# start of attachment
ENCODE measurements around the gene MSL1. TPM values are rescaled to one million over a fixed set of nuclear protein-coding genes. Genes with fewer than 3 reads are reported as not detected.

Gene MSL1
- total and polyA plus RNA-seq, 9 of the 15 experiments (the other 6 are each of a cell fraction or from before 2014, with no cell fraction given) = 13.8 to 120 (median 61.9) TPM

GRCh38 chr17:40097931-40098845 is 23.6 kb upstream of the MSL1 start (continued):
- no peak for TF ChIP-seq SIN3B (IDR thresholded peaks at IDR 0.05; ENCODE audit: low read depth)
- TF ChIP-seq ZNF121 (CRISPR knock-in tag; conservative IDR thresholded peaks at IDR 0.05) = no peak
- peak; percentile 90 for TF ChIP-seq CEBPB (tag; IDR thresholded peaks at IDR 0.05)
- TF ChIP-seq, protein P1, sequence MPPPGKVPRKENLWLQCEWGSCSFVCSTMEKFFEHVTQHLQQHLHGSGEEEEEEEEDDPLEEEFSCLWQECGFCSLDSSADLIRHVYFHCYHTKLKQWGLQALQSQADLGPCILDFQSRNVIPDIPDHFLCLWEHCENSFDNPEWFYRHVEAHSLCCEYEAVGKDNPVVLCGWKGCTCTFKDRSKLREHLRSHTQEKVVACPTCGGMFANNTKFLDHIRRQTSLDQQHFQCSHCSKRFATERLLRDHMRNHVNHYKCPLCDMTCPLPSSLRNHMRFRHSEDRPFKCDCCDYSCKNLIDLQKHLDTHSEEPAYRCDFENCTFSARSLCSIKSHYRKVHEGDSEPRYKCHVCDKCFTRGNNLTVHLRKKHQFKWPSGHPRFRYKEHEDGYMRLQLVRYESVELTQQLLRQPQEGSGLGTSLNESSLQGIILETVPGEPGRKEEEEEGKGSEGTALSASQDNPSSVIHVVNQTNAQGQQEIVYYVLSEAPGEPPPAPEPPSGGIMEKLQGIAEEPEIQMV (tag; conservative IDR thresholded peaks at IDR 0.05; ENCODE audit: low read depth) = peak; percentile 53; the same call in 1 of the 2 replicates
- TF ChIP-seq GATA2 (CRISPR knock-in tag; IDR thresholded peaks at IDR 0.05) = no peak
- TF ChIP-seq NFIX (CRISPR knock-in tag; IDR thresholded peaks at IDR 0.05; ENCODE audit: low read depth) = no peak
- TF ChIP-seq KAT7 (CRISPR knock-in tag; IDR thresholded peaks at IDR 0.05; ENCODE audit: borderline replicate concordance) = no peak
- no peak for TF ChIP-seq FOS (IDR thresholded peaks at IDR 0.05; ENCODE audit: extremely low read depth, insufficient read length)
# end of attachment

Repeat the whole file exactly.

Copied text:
ENCODE measurements around the gene MSL1. TPM values are rescaled to one million over a fixed set of nuclear protein-coding genes. Genes with fewer than 3 reads are reported as not detected.

Gene MSL1
- total and polyA plus RNA-seq, 9 of the 15 experiments (the other 6 are each of a cell fraction or from before 2014, with no cell fraction given) = 13.8 to 120 (median 61.9) TPM

GRCh38 chr17:40097931-40098845 is 23.6 kb upstream of the MSL1 start (continued):
- no peak for TF ChIP-seq SIN3B (IDR thresholded peaks at IDR 0.05; ENCODE audit: low read depth)
- TF ChIP-seq ZNF121 (CRISPR knock-in tag; conservative IDR thresholded peaks at IDR 0.05) = no peak
- peak; percentile 90 for TF ChIP-seq CEBPB (tag; IDR thresholded peaks at IDR 0.05)
- TF ChIP-seq, protein P1, sequence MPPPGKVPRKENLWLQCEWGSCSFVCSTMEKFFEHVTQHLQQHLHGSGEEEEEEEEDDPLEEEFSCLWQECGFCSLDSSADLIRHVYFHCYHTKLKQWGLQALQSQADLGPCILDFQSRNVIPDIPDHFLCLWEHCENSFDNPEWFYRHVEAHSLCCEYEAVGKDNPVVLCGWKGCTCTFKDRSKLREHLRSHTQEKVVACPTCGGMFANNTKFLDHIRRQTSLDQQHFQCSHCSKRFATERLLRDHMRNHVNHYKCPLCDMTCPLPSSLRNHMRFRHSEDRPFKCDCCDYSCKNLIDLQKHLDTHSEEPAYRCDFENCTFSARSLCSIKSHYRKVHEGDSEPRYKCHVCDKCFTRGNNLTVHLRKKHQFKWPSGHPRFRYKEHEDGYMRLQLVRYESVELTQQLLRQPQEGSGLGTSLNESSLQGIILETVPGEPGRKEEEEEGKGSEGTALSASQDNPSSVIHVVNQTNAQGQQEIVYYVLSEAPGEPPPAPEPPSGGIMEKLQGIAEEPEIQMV (tag; conservative IDR thresholded peaks at IDR 0.05; ENCODE audit: low read depth) = peak; percentile 53; the same call in 1 of the 2 replicates
- TF ChIP-seq GATA2 (CRISPR knock-in tag; IDR thresholded peaks at IDR 0.05) = no peak
- TF ChIP-seq NFIX (CRISPR knock-in tag; IDR thresholded peaks at IDR 0.05; ENCODE audit: low read depth) = no peak
- TF ChIP-seq KAT7 (CRISPR knock-in tag; IDR thresholded peaks at IDR 0.05; ENCODE audit: borderline replicate concordance) = no peak
- no peak for TF ChIP-seq FOS (IDR thresholded peaks at IDR 0.05; ENCODE audit: extremely low read depth, insufficient read length)